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15.25 23 Mar 2018


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Updated 17.45

Donald Trump has signed a US government spending bill, despite his earlier threat to veto the legislation raising the risk of a government shutdown.

The $1.3 trillion bill was narrowly passed by members of Congress this week, and is aimed at keeping the US government funded until September.

While the bill increases military spending, the bill does not reflect some of the White House’s other key priorities.

Democrats and Republicans have been at odds over two particular issues: funding for President Trump’s promised border wall with Mexico, and the Deferred Action for Childhood Arrivals (DACA) - also known as 'Dreamers' - scheme which protects around 800,000 people who entered the US illegally as children from deportation.

President Trump has repeatedly called for funding to fulfill his key campaign pledge to build the wall, while securing a new DACA deal has been a core priority for many Democrats since the Trump administration announced its plans to end the Obama-era programme last year.

The New York Times reports that the White House presented Democrats an offer to extend DACA protections in return for $25 billion funding for the wall - but the Democrats were reportedly calling for more robust protections for the young immigrants for that level of wall funding.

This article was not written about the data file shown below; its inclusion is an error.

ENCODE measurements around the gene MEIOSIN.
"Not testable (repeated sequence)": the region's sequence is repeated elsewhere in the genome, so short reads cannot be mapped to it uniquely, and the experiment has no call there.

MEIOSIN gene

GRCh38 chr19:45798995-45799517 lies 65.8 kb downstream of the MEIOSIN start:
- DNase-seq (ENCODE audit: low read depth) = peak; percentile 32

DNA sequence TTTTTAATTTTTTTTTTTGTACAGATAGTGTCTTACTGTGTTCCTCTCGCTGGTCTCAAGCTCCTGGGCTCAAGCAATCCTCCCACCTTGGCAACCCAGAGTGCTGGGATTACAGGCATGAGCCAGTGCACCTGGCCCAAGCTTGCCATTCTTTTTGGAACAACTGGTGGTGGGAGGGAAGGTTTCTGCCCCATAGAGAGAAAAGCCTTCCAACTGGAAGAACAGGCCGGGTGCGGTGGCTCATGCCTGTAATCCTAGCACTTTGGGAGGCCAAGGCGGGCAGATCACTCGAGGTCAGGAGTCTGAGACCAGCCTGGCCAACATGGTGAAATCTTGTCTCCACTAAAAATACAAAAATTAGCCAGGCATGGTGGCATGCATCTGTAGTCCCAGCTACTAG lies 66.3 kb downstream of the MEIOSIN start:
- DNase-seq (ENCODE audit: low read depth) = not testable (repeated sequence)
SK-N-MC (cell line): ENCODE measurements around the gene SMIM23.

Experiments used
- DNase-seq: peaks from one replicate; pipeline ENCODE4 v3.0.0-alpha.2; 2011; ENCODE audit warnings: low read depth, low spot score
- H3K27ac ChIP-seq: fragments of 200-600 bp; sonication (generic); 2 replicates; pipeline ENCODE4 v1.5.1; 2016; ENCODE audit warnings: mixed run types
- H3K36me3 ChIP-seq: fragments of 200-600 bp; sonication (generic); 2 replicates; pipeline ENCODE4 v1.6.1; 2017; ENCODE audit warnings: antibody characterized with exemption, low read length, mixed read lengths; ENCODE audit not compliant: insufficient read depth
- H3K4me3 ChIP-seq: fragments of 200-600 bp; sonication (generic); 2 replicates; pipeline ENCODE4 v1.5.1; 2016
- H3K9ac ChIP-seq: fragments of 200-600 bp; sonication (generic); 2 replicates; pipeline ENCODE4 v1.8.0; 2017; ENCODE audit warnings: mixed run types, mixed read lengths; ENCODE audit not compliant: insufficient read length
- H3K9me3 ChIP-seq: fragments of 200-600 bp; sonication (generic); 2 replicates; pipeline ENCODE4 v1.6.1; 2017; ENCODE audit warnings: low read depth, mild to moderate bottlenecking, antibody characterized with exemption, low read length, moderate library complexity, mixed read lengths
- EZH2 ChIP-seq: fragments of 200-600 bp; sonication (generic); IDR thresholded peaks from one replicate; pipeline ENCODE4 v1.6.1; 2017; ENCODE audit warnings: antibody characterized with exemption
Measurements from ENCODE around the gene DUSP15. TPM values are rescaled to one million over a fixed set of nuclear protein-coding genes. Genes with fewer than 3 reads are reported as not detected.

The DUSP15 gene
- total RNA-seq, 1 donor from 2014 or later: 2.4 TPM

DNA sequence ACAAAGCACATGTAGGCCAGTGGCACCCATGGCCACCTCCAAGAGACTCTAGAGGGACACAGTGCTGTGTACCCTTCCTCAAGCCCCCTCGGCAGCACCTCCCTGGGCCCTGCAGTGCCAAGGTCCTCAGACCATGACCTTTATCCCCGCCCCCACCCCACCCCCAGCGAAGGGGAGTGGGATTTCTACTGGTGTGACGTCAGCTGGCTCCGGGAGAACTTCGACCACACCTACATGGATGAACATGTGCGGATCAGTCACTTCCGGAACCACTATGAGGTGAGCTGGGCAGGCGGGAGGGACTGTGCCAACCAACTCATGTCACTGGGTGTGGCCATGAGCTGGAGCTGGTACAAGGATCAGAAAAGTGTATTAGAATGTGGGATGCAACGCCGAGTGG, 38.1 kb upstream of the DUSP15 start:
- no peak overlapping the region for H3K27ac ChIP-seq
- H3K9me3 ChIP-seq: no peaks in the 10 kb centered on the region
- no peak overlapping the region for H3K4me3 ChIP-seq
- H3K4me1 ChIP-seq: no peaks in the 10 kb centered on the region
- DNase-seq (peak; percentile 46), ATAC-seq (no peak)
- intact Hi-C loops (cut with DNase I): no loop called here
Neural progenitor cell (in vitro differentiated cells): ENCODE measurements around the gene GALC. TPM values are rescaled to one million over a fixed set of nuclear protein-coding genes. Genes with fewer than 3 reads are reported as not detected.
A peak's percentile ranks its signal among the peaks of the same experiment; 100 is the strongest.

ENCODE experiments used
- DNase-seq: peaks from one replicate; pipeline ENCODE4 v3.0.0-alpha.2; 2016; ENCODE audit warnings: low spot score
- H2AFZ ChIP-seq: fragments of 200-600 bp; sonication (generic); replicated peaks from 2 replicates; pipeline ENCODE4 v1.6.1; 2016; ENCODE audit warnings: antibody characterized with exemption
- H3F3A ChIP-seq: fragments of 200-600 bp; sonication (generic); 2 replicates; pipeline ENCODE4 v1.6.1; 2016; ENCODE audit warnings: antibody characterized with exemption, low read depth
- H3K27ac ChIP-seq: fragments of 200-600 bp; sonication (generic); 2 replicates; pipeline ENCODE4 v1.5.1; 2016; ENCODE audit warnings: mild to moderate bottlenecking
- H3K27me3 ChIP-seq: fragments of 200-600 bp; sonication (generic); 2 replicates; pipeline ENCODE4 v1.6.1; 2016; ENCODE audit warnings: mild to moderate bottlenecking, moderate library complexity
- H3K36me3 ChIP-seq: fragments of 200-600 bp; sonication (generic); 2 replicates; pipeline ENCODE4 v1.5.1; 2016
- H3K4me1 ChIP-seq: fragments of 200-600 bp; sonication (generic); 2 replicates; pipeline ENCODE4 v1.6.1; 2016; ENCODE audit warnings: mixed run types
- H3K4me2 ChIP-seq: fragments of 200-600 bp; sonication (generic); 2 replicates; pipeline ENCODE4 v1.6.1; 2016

Although the debate around DACA was a significant factor in the two brief government shutdowns earlier this year, court decisions temporarily extending the protections have reduced some of the previous urgency surrounding the issue.

The final bill agreed by Congress largely sidesteps the the issues of DACA and the border wall, although allows $1.6 billion for increased border security.

Veto threat

White House officials initially said President Trump intended to sign the bill, but on Friday morning the US leader took to Twitter to suggest he was considering vetoing the bill.

However, in a press conference this afternoon he announced he would in fact sign the bill.

He said: "There's a lot of things I'm unhappy about in this bill... there are a lot of things we shouldn't have in this bill... but we were in a sense forced if we want to build our military."

He added: "I say to Congress I will never sign another bill like this again. I'm not going to do it again - nobody read it... it's only hours old."

Congress agreed the bill ahead of a two-week recess, with many lawmakers having since left Washington.

However, Republican senator Bob Corker had urged the US President to veto the bill, describing the legislation as 'totally irresponsible'.


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